Federal health officials have recommended that all pregnant women be tested for type B hepatitis and that newborns of infected women be vaccinated.
The Centers for Disease Control, which in 1984 recommended that hepatitis B tests be given to women in high-risk groups, such as addicts who inject drugs and some venereal disease patients, said Thursday that many obstetricians did not know which groups were at high risk and that the plan had not worked.
''It is now evident that routine screening of all pregnant women is the only strategy that will provide acceptable control'' of mother-to-child hepatitis B transmission, the agency said in its weekly report.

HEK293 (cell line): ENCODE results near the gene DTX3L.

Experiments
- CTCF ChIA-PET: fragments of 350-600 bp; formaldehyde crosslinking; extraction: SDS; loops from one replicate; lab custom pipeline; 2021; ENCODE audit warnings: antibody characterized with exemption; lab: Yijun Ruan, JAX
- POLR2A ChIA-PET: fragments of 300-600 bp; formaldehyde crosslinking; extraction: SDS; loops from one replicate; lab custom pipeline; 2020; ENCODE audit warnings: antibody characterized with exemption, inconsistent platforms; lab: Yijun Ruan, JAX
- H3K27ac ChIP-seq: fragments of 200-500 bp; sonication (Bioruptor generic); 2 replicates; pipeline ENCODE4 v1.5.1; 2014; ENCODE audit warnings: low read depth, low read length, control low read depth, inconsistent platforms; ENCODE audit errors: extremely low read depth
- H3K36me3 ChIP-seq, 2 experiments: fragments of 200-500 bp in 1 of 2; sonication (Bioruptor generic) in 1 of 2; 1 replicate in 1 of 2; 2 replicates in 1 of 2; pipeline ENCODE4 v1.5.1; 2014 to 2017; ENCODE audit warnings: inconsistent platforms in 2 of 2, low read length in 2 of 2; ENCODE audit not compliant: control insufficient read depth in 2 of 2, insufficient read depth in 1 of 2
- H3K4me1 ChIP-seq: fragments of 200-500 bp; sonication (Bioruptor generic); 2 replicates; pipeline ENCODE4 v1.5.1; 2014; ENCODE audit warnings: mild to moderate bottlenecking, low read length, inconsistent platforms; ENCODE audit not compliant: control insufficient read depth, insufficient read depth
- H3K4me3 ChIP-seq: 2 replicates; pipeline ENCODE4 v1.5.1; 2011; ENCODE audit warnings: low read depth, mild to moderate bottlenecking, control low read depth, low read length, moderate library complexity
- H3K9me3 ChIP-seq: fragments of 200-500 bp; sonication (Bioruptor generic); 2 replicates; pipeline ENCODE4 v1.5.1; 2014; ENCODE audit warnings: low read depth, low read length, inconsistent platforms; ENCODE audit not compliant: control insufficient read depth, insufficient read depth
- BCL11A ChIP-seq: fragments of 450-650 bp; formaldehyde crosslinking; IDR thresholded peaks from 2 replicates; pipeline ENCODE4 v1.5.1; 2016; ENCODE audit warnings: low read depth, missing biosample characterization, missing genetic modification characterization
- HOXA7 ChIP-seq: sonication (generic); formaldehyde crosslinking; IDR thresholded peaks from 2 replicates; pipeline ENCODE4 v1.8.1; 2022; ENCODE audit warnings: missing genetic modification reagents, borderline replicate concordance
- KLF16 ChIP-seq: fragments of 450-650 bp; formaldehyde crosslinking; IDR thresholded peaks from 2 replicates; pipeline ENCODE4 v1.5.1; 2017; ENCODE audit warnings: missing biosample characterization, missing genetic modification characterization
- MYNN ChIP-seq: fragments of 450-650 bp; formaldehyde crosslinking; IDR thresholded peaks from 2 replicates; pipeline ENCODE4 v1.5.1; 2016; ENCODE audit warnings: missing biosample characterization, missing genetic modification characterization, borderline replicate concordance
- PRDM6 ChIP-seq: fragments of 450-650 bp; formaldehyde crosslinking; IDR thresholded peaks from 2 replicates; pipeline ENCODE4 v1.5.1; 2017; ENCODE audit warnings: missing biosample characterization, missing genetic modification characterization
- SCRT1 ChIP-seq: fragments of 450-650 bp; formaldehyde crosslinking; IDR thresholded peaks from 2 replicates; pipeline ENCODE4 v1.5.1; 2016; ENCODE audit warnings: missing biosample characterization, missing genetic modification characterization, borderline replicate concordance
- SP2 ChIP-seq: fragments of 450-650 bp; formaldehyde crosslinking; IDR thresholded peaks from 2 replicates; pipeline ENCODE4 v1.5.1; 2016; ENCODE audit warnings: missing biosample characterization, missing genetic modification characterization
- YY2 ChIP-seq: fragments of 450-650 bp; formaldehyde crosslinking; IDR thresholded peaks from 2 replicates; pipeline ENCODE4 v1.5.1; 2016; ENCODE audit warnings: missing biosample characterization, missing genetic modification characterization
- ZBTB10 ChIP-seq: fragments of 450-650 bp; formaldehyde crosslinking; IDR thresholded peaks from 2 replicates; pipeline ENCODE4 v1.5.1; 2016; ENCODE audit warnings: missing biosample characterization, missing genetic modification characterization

Hepatitis B is one of the two most common forms of hepatitis, a serious inflammation of the liver. Hepatitis B is transmitted chiefly in the blood. There is not yet a vaccine for hepatitis A, which is most commonly associated with poor hygiene. Lasting infection with the B virus can cause liver cancer or chronic liver disease, including cirrhosis. #25% Death Toll Each year 16,500 babies are born in this country to mothers with hepatitis B infections, the agency said. About 3,500 of those infants become chronic hepatitis B carriers, and it is estimated that more than 25 percent of them will die of liver cancer or cirrhosis.